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28 of 28 people found the following review helpful
4.0 out of 5 stars I'm Sorry Youv'e Heard This Before, 5 Nov. 2011
This review is from: The Joe Harriott Story (Audio CD)
The first two discs appeared o the Giant Steps label a couple of years ago under the title "Killer Joe" and consist of Joe's early recordings with Tony Kinsey and Bill LeSage issued on the long defunct Esquire label. There are also glimpses of Joe the sensitive accompanist on the track "You'll Never Know" an old war time song interpreted here by Lita Roza (sounding a little like June Christie). Rather underappreciated, Miss Roza was a mainstay of the Ted Heath Orchestra whom she sang with for several years in the fifties. As far as I know "Killer Joe" is still available.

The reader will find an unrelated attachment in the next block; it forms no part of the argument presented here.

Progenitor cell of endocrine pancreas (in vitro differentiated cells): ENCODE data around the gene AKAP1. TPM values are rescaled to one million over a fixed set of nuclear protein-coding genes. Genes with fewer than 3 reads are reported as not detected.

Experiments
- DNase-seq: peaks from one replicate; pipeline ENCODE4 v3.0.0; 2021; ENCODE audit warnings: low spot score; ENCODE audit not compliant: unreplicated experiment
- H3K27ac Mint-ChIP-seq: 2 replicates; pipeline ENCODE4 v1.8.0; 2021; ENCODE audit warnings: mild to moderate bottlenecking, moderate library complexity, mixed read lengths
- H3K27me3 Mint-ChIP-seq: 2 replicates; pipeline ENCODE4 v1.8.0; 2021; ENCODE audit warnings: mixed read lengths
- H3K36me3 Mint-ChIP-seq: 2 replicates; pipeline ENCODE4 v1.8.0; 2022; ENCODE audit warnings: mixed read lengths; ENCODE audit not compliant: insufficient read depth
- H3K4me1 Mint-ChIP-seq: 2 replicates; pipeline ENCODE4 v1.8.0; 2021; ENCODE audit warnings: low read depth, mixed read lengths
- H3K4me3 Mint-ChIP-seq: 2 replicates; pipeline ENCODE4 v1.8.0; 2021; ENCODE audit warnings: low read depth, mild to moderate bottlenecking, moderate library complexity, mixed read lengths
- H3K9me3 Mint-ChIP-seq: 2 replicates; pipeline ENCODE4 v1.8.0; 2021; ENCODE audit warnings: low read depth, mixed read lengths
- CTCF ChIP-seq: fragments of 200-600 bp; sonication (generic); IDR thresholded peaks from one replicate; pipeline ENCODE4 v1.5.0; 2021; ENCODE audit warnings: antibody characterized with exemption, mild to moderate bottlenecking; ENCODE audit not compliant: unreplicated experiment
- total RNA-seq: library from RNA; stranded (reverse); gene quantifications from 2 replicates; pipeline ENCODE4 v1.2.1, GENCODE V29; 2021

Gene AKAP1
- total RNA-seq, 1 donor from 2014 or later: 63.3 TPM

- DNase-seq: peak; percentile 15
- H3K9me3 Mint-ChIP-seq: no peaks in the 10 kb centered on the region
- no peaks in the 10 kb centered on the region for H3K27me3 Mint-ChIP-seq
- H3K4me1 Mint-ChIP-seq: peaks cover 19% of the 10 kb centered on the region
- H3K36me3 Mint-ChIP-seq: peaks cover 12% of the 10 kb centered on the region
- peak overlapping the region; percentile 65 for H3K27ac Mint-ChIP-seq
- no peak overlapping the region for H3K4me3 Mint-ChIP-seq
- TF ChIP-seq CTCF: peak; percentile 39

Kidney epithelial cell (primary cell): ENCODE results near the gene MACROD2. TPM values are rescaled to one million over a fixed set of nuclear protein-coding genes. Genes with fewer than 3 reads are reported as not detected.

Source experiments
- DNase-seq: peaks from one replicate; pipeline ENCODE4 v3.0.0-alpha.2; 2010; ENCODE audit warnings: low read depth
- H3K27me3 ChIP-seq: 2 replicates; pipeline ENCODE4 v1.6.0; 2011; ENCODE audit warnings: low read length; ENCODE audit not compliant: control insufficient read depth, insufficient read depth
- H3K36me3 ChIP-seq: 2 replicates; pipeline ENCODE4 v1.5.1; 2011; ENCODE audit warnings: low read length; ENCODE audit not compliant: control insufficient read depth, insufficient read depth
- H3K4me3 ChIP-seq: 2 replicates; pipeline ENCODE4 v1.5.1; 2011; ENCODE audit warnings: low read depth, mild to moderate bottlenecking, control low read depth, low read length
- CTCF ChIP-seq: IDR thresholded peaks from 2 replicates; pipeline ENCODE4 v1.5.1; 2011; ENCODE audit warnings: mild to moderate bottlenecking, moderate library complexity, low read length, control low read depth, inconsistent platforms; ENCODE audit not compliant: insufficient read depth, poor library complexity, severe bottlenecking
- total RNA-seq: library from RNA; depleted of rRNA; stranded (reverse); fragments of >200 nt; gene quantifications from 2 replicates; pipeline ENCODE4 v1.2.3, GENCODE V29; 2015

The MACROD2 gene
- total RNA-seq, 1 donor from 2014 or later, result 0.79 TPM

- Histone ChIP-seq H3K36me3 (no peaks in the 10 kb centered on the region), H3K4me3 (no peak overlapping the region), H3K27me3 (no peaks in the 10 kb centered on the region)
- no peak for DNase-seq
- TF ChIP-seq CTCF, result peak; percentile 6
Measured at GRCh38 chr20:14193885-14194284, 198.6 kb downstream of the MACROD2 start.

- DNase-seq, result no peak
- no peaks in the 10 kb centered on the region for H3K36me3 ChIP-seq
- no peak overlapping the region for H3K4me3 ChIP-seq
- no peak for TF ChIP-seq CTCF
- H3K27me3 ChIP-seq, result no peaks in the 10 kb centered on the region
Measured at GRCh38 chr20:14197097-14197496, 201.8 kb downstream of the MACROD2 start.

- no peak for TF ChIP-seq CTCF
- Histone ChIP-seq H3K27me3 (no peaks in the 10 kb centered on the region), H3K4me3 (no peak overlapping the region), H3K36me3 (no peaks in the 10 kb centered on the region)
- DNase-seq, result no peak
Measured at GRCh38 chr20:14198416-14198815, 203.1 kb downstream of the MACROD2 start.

There are also tracks from sessions for recorded for Pye Nixa (Polygon) where Joe is accompanied by a string section directed by Laurie Johnson, plainly a reference to the Parker With Strings sessions, but Joe, whilst giving a Parker-like impression was always his own man. Two tracks (the only two recorded) from a 1956 MGM ep called "Jazz Brittania" (the other side of the EP featured a brace of tunes by Don Rendell). All this music is worth having. but - as is so often the problem with Properboxes - there is much duplication (the October 11th 1955 Ronnie Scott Big Band Sessions) have alo appeared on their Ronnie Scott set and more recently on their Phil Seamen set. What makes this more unfortunate is that in 1954 Joe recorded four titles (on two 78 RPM records) with Kenny Graham's Afro-Cubists, that have never been issued on microgroove, let alone CD - their sole issue was in the autumn of 1954 on those original 78s. Did Proper really feel it necessary to reissue three-quarters of Esquire EP85 again?.